The biggest thing for us to consider when it comes to the IoT is that there is a huge gap at the moment with regards to targeting based on a user’s online behaviour and their non-digital lives, what about all the stuff in between? We live in the digital world but we also spend a lot of our time in the real world – talking to real people and interacting with normal ‘dumb’ appliances, and it’s my belief that the rise in data as a result of linked devices will help us plug these gaps. I say ‘help’ because I don’t think it will solve all the issues that advertisers face in the journey to grabbing consumers’ attention, if anything we run the risk of getting lazy in our quest to reach their hearts.

Big data needs big analysis

The social analysts amongst us will be used to interpreting data from our favourite social sites to decipher the best course of strategy for a brand based on online behaviours. The need for this won’t change, no matter how smart the tech around us gets – at least not in the near future anyway. We will still be relying on analytics programmes to deliver the stats that we will then have to interpret but even this is seeing some competition. With more data comes more responsibility to read that data and use it at a time when people most need it. We cannot rely on data growth to give us insights into the lives of our customers and expect them to automatically switch on when we want them. If anything there is a need to cut through the sea of data to work harder than ever to make sure that you not only understand your consumer better than ever but they also understand you. In making that connection – you have something more powerful than any data you receive from a fridge telling you it’s empty because your owner if away on business a lot.

Ever since Apple acquired Topsy we can see a correlation between the rise in user data and the way companies are linking this with connected devices – hello iphone my old friend. It will become much more important for choose the consumer avenues that we should be tracking, otherwise I foresee it getting intrusive and annoying; after all, who asked for a fridge that bleats at you every time it needs filling? A car however that gives you a detailed performance report straight to your smart phone and gives you tips on how to run more efficiently could hit the nail on the head.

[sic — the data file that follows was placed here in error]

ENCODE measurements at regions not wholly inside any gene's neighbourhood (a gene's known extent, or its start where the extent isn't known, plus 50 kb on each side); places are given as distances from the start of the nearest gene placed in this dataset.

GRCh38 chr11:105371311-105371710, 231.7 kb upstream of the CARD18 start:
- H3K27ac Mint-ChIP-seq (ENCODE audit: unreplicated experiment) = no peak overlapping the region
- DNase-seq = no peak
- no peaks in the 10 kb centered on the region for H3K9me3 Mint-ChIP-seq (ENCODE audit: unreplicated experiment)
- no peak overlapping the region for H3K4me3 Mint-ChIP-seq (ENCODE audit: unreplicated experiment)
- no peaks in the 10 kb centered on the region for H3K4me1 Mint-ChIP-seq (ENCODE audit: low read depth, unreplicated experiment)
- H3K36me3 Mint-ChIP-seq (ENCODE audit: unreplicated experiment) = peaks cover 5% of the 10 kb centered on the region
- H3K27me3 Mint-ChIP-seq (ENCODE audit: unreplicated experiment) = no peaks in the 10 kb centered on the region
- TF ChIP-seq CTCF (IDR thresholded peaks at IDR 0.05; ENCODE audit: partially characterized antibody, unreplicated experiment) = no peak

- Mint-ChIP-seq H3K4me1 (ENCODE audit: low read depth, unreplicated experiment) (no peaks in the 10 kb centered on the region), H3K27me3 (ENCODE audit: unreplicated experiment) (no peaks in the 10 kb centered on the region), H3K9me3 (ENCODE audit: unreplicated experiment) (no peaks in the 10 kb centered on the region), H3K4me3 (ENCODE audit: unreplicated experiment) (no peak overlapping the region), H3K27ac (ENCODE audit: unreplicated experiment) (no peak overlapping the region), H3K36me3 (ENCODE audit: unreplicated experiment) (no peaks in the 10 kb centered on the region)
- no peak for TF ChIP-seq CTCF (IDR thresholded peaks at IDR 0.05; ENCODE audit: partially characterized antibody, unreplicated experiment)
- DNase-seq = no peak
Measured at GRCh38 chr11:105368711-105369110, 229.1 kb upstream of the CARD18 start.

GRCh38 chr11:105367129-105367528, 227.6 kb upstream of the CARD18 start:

Building lasting connections

Brands such as Spotify and Netflix have infiltrated our Facebook newsfeeds in a much less intrusive way but using a peer recommendation model to show our friends when we are using their platforms in a hope to attract other customers without them even realising they’ve been advertised to.

Spotify particularly brings to light the shift that’s happening from one-off purchase models that see the consumer journey ending the moment they settle the bill for a new service or product to a route whereby the initial cost to use a service is low, enticing the customer in but then there are the extra features to think about. Spotify instead uses the lure of a free music streaming site to attract their users only to sell upgrades over the airwaves.

Amazon Kindle did it too – buy the tablet and invest in digital books later – you’ve just invested in an empty shell, but somehow you seem pleased about it. As the lines between technology blurs – it’s the services that are becoming more valuable and therefore this is the niche that advertisers need to delve into. Sell the upgrade, not the product.

So where do brands go from here?

Connected billboards and advertising would be one of the top categories when it comes to IoT which means that the future could lie in digital OOH advertising. Billboards (see a similar idea from British Airways and Burberry) will know who you are, what you’re into and will serve you up exactly what that is in front of you.

Ad personalisation will only become more refined as the barriers of technology are broken down and smart fridges freezers are just the tip of the metaphorical ice berg.